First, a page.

This is a follow up to the post about the deceptive and misleading characterizations of Tagg Romney’s statement that he wanted to “take a swing” at Obama.
It was perfectly clear from the full sentence that it was not a threat but simply a comment about the frustrations a family member feels in a political campaign.
Yet that did not stop Lawrence “Tough Streets of Boston” O’Donnell from challenging Tagg to a fight.
It also provided an opportunity for some to inject race into the issue based on “White Privilege.”
The first was by Ta-Nehisi Coates at The Atlantic, It’s Funny Because We’re White:
Mitt Romney’s son jokes about assaulting the president ….
Yes because a good whippin’ would teach that Obama boy to mind his place.
It’s worth trying to imagine any black man associated with a credible black candidate for the presidency, joking about beating down the incumbent president of the United States. Racism isn’t just in what you do and don’t say, but in the terrain you walk. It is baked in the cake — a fact which is hard to understand when you are the party of white people.
Sorry, but this was a total miss. Tagg Romney didn’t joke about assaulting the president, he joked about how frustrating it was to feel as a family member that you wanted to take a swing at someone but knew you couldn’t.
The key words, which Coates did quote but many others cut off, were “because that’s the nature of the process.” To construe this as a racially-based or racially-permitted threat was beneath Coates.
William Sirota at Salon.com went several steps further, into full blown Lawrence O’Donnell territory, Tagg Romney: Mr. White Privilege:
One of the hallmarks of White Privilege is the unquestioned and largely unchallenged assumption that white people can say heinous things about people of color without blowback or even mild criticism — things that people of color rarely dare to say about white people, for fear of serious retribution. Tagg — aka Mr. White Privilege — proves the point perfectly. He feels totally comfortable fantasizing about committing physical violence against an African-American man….
To know that’s a reflection of the new intensity of White Privilege is to witness the relatively muted reaction to the episode from a media that otherwise treats every microscopic nuance of the presidential race as a “breaking news” event. What’s more, this is a country where, whether in an election season or not, any threat of violence against any president of either party is a potential federal crime and thus covered as a major news story. That is, of course, before Obama, a black man, became president, and representatives of his white opponent started joking about physically harming him.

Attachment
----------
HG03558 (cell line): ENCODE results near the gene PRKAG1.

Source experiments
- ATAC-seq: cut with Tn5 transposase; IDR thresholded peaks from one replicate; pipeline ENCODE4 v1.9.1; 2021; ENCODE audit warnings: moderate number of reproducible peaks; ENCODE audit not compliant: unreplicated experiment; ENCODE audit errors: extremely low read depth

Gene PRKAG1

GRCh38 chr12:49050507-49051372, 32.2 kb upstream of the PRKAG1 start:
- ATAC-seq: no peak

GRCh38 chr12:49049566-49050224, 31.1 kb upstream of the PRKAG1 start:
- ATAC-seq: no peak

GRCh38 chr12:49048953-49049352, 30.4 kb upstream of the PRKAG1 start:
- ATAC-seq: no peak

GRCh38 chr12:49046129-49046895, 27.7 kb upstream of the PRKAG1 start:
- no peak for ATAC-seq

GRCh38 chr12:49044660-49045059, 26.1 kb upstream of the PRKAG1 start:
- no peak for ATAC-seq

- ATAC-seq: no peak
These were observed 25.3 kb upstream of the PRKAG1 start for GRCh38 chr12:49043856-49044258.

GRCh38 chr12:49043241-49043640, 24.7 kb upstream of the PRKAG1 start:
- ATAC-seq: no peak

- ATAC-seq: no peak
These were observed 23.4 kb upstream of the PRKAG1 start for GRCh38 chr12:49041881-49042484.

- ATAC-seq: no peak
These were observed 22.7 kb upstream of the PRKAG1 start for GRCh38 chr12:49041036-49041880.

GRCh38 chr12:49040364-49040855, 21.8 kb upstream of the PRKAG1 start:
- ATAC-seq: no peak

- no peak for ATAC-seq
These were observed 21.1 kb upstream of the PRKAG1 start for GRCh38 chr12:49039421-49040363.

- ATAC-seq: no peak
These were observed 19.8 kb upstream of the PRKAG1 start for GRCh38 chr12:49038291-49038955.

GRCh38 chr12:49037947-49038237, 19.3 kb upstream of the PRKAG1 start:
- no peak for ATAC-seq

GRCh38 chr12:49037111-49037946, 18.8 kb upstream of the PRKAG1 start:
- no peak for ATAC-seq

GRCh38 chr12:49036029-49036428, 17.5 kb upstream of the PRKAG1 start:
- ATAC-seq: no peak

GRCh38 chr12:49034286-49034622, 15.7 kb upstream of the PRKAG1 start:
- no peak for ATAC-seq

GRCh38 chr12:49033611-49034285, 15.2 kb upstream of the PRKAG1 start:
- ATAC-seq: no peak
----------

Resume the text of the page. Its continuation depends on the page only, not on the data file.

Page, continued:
First of all, there was no “fantasizing about committing physical violence against” anyone.
The reason the media reaction was so muted is because the threat of violence was a fiction, no one listening to it reasonably could conclude it was so. The whole White Privilege narrative was created to place a fiction on top of a fiction.
You can’t make that “White Privilege permits white people to speak violently against Obama” argument if you ignore the fact that both white and non-white people treated the “White President” as rudely if not more rudely. Facts matter.
Romney’s reaction used less violent in its imagery than when Michelle Obama expressed similar familial frustrations in making comments about scratching Bill Clinton’s eyes out:
In Wisconsin, I asked her if she was offended by Bill Clinton’s use of the phrase ‘fairytale’ to describe her husband’s characterisation of his position on the Iraq war. At first, Obama responded with a curt ‘No’. But, after a few seconds, she affected a funny voice. ‘I want to rip his eyes out!’ she said, clawing at the air with her fingernails. One of her advisers gave her a nervous look. ‘Kidding!’ Obama said. ‘See, this is what gets me into trouble.’
I don’t think Michelle Obama threatened Clinton anymore than Tagg Romney threatened Barack Obama. They each expressed the normal human frustrations at seeing a family member called names.
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